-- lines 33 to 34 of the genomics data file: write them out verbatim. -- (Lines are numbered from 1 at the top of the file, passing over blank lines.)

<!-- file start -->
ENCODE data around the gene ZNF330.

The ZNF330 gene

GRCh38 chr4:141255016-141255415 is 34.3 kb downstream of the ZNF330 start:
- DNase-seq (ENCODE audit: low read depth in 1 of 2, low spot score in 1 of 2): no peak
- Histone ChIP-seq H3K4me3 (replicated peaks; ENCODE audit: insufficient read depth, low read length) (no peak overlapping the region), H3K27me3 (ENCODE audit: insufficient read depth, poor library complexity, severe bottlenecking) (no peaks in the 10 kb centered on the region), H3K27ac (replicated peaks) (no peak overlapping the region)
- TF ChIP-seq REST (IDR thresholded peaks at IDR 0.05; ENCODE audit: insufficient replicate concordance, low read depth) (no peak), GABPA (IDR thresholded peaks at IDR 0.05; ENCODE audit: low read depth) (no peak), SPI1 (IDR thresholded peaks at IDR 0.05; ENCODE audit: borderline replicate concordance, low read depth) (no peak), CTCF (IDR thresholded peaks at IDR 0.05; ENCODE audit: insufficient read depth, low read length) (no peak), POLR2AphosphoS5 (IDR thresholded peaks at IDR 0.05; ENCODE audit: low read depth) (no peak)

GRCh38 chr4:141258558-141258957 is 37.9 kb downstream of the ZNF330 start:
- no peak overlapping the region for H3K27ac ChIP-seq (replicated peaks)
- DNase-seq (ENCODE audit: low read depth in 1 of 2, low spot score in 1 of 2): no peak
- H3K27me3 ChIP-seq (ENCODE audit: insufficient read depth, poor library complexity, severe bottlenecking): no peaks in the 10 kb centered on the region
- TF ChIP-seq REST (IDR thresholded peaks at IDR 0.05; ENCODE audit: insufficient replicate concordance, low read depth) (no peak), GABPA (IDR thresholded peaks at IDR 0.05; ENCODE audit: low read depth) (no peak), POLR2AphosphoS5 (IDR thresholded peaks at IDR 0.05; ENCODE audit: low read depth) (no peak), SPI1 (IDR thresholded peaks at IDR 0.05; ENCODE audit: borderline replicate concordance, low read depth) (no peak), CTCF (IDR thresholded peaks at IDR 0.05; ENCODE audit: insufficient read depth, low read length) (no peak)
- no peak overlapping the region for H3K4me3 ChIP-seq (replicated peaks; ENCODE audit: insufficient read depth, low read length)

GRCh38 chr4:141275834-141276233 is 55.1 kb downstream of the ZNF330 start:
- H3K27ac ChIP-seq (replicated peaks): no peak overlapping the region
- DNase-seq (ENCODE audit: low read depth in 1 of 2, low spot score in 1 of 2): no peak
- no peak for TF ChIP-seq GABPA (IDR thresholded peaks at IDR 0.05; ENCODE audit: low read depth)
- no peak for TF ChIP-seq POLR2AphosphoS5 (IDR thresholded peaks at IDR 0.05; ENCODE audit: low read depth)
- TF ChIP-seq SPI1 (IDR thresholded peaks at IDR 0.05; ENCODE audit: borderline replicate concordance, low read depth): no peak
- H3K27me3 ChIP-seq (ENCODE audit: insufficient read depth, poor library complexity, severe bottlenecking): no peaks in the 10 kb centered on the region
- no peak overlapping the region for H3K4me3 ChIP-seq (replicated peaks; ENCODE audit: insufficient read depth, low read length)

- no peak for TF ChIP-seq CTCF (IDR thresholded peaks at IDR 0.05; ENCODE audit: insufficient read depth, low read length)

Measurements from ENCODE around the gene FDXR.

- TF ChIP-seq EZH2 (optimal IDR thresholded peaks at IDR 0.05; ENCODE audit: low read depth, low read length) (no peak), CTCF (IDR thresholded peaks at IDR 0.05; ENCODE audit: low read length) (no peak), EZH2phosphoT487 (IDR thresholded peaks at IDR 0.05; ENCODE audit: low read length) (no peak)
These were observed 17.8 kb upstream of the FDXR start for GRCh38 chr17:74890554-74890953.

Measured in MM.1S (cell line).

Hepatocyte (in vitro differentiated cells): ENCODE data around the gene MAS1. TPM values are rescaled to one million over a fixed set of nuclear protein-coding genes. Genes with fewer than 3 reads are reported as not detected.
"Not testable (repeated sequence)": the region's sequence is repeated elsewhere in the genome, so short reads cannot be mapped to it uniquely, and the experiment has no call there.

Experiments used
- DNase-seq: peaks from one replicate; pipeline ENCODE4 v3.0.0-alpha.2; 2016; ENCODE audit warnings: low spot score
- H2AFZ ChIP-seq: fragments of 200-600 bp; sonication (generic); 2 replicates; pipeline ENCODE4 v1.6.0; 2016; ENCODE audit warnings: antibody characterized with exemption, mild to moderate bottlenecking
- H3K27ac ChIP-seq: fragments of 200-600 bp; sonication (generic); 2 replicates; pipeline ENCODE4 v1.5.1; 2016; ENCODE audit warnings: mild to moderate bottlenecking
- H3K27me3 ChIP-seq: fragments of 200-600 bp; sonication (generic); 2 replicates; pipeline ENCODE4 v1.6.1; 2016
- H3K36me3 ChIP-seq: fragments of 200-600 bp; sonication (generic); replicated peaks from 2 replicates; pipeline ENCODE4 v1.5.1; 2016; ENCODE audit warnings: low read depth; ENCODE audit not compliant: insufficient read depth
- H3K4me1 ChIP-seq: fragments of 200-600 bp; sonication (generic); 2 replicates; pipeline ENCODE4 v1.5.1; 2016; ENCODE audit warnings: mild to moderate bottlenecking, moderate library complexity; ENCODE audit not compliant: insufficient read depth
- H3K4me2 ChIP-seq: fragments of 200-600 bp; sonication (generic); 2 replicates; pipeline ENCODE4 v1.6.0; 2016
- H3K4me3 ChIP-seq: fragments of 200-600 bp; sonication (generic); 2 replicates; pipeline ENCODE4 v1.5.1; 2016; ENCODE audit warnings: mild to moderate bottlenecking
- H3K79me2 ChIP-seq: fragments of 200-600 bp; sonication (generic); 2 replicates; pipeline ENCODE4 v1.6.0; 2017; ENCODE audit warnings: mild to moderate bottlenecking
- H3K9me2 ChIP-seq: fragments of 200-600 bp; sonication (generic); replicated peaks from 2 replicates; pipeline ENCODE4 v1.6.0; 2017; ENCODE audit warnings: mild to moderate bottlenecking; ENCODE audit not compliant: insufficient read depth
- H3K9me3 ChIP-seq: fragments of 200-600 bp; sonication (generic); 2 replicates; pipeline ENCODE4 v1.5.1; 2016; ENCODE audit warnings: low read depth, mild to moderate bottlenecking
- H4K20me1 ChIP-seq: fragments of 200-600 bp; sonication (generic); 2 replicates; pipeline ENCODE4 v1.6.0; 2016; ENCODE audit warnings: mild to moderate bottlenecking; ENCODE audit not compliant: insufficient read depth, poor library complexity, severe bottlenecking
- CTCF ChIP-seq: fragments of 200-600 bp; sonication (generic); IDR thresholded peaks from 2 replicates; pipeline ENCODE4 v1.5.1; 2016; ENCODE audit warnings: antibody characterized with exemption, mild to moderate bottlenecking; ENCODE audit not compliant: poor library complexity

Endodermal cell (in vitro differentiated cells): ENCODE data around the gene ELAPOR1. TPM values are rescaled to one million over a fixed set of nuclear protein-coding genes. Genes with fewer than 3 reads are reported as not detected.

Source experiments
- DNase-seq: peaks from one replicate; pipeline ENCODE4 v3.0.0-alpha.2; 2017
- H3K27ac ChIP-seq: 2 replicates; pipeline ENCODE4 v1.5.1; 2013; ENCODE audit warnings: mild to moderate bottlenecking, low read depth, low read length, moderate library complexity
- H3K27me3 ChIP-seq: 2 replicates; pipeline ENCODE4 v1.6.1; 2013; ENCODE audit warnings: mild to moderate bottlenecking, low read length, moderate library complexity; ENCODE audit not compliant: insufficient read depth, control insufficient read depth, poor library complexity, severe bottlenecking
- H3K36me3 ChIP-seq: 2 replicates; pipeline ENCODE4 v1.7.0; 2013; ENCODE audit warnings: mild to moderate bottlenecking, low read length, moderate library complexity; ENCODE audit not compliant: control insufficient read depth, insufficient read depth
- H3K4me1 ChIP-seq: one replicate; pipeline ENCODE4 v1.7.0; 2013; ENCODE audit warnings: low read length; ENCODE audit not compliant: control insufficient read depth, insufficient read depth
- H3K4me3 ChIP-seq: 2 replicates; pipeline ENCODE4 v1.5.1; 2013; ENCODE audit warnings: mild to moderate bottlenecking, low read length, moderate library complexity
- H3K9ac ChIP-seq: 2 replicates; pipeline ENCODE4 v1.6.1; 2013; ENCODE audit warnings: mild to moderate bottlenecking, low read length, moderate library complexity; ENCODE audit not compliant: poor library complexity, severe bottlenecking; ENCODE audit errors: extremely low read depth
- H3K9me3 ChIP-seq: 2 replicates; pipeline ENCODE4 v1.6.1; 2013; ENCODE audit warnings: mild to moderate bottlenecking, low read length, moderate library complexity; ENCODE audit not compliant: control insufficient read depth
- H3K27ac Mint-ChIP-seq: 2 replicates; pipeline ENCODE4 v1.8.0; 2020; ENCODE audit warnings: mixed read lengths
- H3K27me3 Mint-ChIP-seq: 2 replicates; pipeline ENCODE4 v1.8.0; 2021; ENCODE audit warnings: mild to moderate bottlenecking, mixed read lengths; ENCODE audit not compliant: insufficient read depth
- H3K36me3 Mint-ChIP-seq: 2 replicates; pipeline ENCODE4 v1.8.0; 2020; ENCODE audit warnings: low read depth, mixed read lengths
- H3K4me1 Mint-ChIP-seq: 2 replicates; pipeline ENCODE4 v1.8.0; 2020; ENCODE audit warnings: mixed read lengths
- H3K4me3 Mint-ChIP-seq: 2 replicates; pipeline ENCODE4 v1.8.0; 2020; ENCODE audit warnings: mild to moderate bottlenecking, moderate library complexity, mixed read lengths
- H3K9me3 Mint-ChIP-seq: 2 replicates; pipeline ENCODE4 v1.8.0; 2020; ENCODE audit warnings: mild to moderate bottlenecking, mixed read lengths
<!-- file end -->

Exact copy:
- H3K36me3 ChIP-seq: fragments of 200-600 bp; sonication (generic); replicated peaks from 2 replicates; pipeline ENCODE4 v1.5.1; 2016; ENCODE audit warnings: low read depth; ENCODE audit not compliant: insufficient read depth
- H3K4me1 ChIP-seq: fragments of 200-600 bp; sonication (generic); 2 replicates; pipeline ENCODE4 v1.5.1; 2016; ENCODE audit warnings: mild to moderate bottlenecking, moderate library complexity; ENCODE audit not compliant: insufficient read depth